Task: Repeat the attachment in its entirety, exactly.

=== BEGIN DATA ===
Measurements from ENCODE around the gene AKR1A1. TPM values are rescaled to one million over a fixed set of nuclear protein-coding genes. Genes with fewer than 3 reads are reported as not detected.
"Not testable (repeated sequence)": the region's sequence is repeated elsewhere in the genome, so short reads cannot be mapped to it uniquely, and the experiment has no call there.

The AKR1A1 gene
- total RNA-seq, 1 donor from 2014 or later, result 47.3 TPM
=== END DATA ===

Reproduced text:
Measurements from ENCODE around the gene AKR1A1. TPM values are rescaled to one million over a fixed set of nuclear protein-coding genes. Genes with fewer than 3 reads are reported as not detected.
"Not testable (repeated sequence)": the region's sequence is repeated elsewhere in the genome, so short reads cannot be mapped to it uniquely, and the experiment has no call there.

The AKR1A1 gene
- total RNA-seq, 1 donor from 2014 or later, result 47.3 TPM